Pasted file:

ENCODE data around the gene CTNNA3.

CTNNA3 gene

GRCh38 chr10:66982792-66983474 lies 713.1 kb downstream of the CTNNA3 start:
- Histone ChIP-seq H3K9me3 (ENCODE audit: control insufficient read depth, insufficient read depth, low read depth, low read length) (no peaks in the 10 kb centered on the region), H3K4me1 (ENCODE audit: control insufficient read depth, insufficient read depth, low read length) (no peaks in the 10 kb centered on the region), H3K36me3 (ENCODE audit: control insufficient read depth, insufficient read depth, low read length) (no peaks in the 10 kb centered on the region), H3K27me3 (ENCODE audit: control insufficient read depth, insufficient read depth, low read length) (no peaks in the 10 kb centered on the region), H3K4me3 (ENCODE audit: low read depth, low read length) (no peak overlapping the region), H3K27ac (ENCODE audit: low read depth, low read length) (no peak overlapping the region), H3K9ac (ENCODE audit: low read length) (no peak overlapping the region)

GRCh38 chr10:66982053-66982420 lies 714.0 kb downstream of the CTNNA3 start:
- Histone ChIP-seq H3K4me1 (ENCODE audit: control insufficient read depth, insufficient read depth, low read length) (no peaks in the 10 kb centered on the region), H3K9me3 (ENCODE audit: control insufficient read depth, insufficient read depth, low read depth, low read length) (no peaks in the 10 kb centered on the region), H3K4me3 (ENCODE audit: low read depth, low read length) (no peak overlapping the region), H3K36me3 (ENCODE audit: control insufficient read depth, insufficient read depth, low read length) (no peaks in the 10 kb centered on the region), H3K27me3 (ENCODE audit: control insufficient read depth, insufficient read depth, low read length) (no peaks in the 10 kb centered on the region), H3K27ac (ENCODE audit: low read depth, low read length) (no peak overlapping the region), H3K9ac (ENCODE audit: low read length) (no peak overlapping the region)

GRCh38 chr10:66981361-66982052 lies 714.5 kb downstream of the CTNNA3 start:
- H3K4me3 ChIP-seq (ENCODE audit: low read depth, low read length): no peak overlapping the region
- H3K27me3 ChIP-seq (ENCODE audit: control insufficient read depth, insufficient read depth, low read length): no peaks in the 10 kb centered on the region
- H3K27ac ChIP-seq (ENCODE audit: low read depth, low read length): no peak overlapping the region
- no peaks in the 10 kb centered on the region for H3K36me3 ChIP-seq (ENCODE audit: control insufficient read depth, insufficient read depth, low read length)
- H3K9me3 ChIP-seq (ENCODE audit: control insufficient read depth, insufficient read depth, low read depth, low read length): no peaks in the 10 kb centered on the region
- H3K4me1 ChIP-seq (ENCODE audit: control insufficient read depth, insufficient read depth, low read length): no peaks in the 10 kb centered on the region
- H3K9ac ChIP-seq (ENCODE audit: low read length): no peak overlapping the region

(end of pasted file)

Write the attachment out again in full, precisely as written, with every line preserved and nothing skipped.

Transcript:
ENCODE data around the gene CTNNA3.

CTNNA3 gene

GRCh38 chr10:66982792-66983474 lies 713.1 kb downstream of the CTNNA3 start:
- Histone ChIP-seq H3K9me3 (ENCODE audit: control insufficient read depth, insufficient read depth, low read depth, low read length) (no peaks in the 10 kb centered on the region), H3K4me1 (ENCODE audit: control insufficient read depth, insufficient read depth, low read length) (no peaks in the 10 kb centered on the region), H3K36me3 (ENCODE audit: control insufficient read depth, insufficient read depth, low read length) (no peaks in the 10 kb centered on the region), H3K27me3 (ENCODE audit: control insufficient read depth, insufficient read depth, low read length) (no peaks in the 10 kb centered on the region), H3K4me3 (ENCODE audit: low read depth, low read length) (no peak overlapping the region), H3K27ac (ENCODE audit: low read depth, low read length) (no peak overlapping the region), H3K9ac (ENCODE audit: low read length) (no peak overlapping the region)

GRCh38 chr10:66982053-66982420 lies 714.0 kb downstream of the CTNNA3 start:
- Histone ChIP-seq H3K4me1 (ENCODE audit: control insufficient read depth, insufficient read depth, low read length) (no peaks in the 10 kb centered on the region), H3K9me3 (ENCODE audit: control insufficient read depth, insufficient read depth, low read depth, low read length) (no peaks in the 10 kb centered on the region), H3K4me3 (ENCODE audit: low read depth, low read length) (no peak overlapping the region), H3K36me3 (ENCODE audit: control insufficient read depth, insufficient read depth, low read length) (no peaks in the 10 kb centered on the region), H3K27me3 (ENCODE audit: control insufficient read depth, insufficient read depth, low read length) (no peaks in the 10 kb centered on the region), H3K27ac (ENCODE audit: low read depth, low read length) (no peak overlapping the region), H3K9ac (ENCODE audit: low read length) (no peak overlapping the region)

GRCh38 chr10:66981361-66982052 lies 714.5 kb downstream of the CTNNA3 start:
- H3K4me3 ChIP-seq (ENCODE audit: low read depth, low read length): no peak overlapping the region
- H3K27me3 ChIP-seq (ENCODE audit: control insufficient read depth, insufficient read depth, low read length): no peaks in the 10 kb centered on the region
- H3K27ac ChIP-seq (ENCODE audit: low read depth, low read length): no peak overlapping the region
- no peaks in the 10 kb centered on the region for H3K36me3 ChIP-seq (ENCODE audit: control insufficient read depth, insufficient read depth, low read length)
- H3K9me3 ChIP-seq (ENCODE audit: control insufficient read depth, insufficient read depth, low read depth, low read length): no peaks in the 10 kb centered on the region
- H3K4me1 ChIP-seq (ENCODE audit: control insufficient read depth, insufficient read depth, low read length): no peaks in the 10 kb centered on the region
- H3K9ac ChIP-seq (ENCODE audit: low read length): no peak overlapping the region